Event Title

Small Molecule Interactions with Synthetic Melanin: Novel Modulators and Dye Capture

Presenter Information

Maryam Ghazala, Oberlin College

Location

Virtual presentation

Document Type

Presentation

Start Date

4-27-2020 8:00 AM

End Date

5-2-2020 5:00 PM

Abstract

Melanins are complex biological pigments that are present in many organisms. Eumelanin, which is the brown-to-black pigment, and its analog, polydopamine, form spontaneously upon oxidation of L-dopa and dopamine, respectively. The polymer formed via this process self-assembles and aggregates, resulting in particles that grow larger over time and form complex, high-mass structures that are visible to the human eye. While synthetic melanins were found to have numerous biomedical, technological, and other applications, the process of their formation remains poorly understood. This research uses the optical properties of melanin to study the aggregation step of its formation by UV-Vis spectroscopy and the addition of small organic molecules. Scanning a large library of compounds allowed for the structural characterization of aggregation promoters. Molecules resembling melanin monomers were synthetically modified to have similar structural characteristics and, upon testing, were found to greatly enhance aggregation. The nature of the interactions between small molecules and melanin was investigated using dyes and UV-Vis spectroscopy. Dyes with similar structural properties as aggregation promoters were captured by melanin, suggesting that aggregation promoters become incorporated into the melanin particles as they form, uncovering information on the aggregation process of these biopolymers. Furthermore, these results show the potential use of melanin in capturing organic pollutants for water purification purposes.

Keywords:

Melanin, Polydopamine, Water purification

Notes

Click here to view this presentation at the Office of Undergraduate Research website from April 27-May 2, 2020.

Major

Biochemistry; Chemistry

Project Mentor(s)

Jason Belitsky, Chemistry

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Apr 27th, 8:00 AM May 2nd, 5:00 PM

Small Molecule Interactions with Synthetic Melanin: Novel Modulators and Dye Capture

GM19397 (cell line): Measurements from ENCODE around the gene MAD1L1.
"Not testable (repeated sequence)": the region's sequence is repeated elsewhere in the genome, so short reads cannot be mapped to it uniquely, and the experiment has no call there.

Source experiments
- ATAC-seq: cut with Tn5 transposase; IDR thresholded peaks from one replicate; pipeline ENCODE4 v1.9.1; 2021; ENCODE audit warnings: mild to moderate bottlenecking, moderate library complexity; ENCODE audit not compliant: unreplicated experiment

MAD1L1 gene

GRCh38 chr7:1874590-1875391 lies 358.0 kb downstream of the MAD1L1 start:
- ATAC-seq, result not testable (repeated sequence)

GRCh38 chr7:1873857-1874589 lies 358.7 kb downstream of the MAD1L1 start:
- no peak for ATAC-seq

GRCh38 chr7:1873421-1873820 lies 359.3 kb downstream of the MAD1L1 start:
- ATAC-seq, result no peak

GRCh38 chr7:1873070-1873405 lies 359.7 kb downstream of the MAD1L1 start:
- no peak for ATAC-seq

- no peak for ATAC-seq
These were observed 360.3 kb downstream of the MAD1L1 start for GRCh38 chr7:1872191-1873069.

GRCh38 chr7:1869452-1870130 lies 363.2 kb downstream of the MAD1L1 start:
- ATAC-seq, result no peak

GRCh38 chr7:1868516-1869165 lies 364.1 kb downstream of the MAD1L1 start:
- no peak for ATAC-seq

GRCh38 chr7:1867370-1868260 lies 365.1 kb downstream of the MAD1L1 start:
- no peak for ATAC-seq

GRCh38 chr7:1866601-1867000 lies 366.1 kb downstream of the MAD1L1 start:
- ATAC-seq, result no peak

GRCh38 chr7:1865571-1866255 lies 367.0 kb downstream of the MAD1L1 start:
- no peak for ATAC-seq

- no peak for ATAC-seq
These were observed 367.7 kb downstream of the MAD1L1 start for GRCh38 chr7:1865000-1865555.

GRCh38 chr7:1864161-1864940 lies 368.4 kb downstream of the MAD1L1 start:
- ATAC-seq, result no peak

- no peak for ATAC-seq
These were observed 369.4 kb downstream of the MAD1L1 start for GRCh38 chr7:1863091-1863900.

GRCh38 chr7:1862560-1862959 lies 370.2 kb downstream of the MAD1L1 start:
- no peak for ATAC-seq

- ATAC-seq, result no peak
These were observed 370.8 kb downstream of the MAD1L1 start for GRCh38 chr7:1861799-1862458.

Virtual presentation

Melanins are complex biological pigments that are present in many organisms. Eumelanin, which is the brown-to-black pigment, and its analog, polydopamine, form spontaneously upon oxidation of L-dopa and dopamine, respectively. The polymer formed via this process self-assembles and aggregates, resulting in particles that grow larger over time and form complex, high-mass structures that are visible to the human eye. While synthetic melanins were found to have numerous biomedical, technological, and other applications, the process of their formation remains poorly understood. This research uses the optical properties of melanin to study the aggregation step of its formation by UV-Vis spectroscopy and the addition of small organic molecules. Scanning a large library of compounds allowed for the structural characterization of aggregation promoters. Molecules resembling melanin monomers were synthetically modified to have similar structural characteristics and, upon testing, were found to greatly enhance aggregation. The nature of the interactions between small molecules and melanin was investigated using dyes and UV-Vis spectroscopy. Dyes with similar structural properties as aggregation promoters were captured by melanin, suggesting that aggregation promoters become incorporated into the melanin particles as they form, uncovering information on the aggregation process of these biopolymers. Furthermore, these results show the potential use of melanin in capturing organic pollutants for water purification purposes.